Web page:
Louisa May Alcott’s House

I just found out Louisa May Alcott‘s home is in Concord, Massachusetts.  This is it.

I’ve been reading a book, House Thinking: A Room by Room Look at How We Live“, by Winifred Gallagher.   In this book,  Gallagher says that a child’s room should be a “place of their own.”  She does not mean that all children should have their own rooms, but that parents should consider some intentional design for children’s rooms.  Even if it’s just a section of a shared room.  A desk of their own, a divider for privacy.  What do they like?  Drawing?   Supply a sketch pad and pencils and a place to draw.  Gallagher says it fosters a sense of identity and confidence in children.  A child’s room need not be adorned with canopies or straight out of Extreme Home Makeover.  It just needs to say, “Hey, this is clearly Charlie’s room, not mine.”

Those progressive Alcotts did not have much money, but they encouraged their four daughters to be “confident, expressive and altruistic individuals.” (Gallagher)  I’d say they succeeded.

Louisa (love that name) and her sisters also grew up in the same town as Ralph Waldo Emerson and Henry David Thoreau.  In fact, according to Gallagher, the Alcotts used to borrow books from Emerson and take nature walks with Thoreau.

My friend’s family owns this beautiful, historic home in Blowing Rock, North Carolina.  My family had to privilege to spend the weekend here last summer.  When I saw Louisa May Alcott’s house, it made me think of this house.  They feel the same to me.

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Ok, maybe they don’t look alike, but they share something.  Similar angle of the each home.  Lots of lush trees and flowers. Both are historic, too.  “Little Women was written in one; a confederate soldier, whom I believe was actually a pacifist, occupied the other.

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I cannot remember the entire story behind this framed picture of his great, great-grandfather, but I do believe that’s an original letter from the Confederate States of America‘s War Department officially declaring him a member of the Army. And yes, that’s a Playmobil  (Confederate?) soldier on top of the frame.  All kinds of quirky reminders of the that life goes on and “boys will be boys.”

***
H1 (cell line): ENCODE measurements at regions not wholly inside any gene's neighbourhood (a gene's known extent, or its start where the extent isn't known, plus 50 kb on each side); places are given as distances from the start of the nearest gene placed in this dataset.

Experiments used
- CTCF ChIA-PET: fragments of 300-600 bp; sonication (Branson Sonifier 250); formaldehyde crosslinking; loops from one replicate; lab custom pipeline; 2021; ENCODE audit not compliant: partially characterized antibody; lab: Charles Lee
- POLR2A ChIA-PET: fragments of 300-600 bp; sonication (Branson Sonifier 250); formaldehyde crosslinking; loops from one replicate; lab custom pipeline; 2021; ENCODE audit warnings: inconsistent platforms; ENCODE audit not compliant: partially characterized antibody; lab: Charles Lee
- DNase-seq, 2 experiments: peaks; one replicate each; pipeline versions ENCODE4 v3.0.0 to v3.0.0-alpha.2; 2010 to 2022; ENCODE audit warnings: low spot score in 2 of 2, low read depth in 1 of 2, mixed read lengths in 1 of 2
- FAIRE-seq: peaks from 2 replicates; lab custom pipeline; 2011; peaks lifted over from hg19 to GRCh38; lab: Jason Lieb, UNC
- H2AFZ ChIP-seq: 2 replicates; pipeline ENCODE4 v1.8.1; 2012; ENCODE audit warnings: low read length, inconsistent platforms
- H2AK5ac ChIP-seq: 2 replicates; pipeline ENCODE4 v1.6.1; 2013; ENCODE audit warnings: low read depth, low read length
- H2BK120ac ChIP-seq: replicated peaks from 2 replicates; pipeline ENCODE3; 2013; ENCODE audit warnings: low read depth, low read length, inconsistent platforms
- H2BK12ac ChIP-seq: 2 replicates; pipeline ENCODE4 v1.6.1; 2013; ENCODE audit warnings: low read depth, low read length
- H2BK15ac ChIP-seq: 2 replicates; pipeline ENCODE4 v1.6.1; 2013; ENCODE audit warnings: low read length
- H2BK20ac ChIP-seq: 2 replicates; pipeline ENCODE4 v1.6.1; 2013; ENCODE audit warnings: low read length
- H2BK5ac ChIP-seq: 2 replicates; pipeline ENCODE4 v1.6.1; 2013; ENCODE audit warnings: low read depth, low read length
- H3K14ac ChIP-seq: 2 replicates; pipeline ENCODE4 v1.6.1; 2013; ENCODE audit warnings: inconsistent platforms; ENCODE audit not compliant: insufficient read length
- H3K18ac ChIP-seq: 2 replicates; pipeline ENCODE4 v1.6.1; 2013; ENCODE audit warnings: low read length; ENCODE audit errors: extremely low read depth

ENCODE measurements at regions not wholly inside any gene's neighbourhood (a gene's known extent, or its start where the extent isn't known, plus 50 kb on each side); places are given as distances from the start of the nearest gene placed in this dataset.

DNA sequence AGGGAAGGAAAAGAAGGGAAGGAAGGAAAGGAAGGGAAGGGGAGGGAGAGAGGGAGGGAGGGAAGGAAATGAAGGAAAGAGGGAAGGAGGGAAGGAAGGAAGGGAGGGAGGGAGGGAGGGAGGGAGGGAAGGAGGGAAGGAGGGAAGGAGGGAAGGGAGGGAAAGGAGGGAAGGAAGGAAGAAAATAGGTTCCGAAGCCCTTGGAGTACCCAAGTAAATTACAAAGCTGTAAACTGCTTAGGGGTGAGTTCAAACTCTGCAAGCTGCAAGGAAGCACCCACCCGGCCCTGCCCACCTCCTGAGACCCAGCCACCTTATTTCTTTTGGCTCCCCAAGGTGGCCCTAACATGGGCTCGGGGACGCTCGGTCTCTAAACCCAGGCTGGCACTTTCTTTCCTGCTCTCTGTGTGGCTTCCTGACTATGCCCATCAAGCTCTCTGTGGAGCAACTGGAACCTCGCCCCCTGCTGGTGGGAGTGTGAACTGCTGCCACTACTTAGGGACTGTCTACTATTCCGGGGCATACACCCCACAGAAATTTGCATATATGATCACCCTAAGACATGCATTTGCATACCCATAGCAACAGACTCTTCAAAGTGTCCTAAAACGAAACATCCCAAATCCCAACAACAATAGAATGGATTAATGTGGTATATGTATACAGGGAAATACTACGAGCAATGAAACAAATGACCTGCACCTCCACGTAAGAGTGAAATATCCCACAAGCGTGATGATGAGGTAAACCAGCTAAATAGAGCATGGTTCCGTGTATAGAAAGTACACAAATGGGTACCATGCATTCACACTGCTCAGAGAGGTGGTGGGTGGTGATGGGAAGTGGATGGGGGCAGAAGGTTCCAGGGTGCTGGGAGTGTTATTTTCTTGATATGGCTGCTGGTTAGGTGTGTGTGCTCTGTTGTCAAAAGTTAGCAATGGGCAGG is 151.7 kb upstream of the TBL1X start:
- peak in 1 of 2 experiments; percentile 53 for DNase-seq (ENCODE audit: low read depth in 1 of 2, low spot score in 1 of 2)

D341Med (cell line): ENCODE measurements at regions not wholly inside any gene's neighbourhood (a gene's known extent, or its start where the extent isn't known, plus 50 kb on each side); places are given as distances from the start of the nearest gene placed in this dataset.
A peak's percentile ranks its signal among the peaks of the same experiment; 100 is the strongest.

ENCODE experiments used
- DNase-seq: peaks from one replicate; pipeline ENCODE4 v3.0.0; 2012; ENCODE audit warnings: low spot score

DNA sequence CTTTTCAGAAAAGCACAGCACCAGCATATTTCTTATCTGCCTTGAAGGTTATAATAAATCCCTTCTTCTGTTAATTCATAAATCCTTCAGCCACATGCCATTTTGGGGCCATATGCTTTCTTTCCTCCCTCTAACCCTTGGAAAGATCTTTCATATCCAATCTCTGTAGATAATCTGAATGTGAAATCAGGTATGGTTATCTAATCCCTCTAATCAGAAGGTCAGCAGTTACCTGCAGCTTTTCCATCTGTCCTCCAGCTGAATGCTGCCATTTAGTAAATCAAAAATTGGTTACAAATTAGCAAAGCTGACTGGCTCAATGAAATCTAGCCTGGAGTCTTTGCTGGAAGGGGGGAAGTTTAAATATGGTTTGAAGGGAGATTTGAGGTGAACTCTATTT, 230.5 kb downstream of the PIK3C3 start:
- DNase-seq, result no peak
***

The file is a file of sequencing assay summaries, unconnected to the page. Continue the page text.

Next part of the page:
I have to admit, this little guy creeped me out when I first saw his face.  And then I just burst into laughter.  Because that’s Vardell’s personality to place curious things in odd places.

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I love this old bookshelf, too. You have to lift the glass cabinet up and slide it into the back of the shelf.

I don’t know if Louisa May had any creepy dolls inside a bookshelf, but I do know she wrote “Little Women” at the half-moon desk her father specifically built and designed for her.  He knew she was rather emotionally-driven and loved to write so he chose a big sunny room in the front of the house with the shelf desk built between both windows so she could get a marvelous view of the sun and get lost in her writing.  It was a very small desk, but it was her desk.


When we give a our children a place to call their own, we honor their spirit.  I try to remember that when I step into my 13-year old’s room and there are clothes all over the floor.  It’s her space.  Just like my friend’s room above.   I see no one stopped him from putting a cat and creepy doll in the bookcase.

Kids will be kids.

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Road trip to Concord, Mass.   It is now on the bucket list.


3 thoughts on “Louisa May Alcott’s House”

  1. Susan, thanks very much for the comment AND for tweeting and posting to Facebook! I will have to follow you. Love Louisa May Alcott, too and I’m so glad you enjoyed the post about her. The other house is in Blowing Rock, NC. It’s wonderful! I cherish sacred spaces as well.

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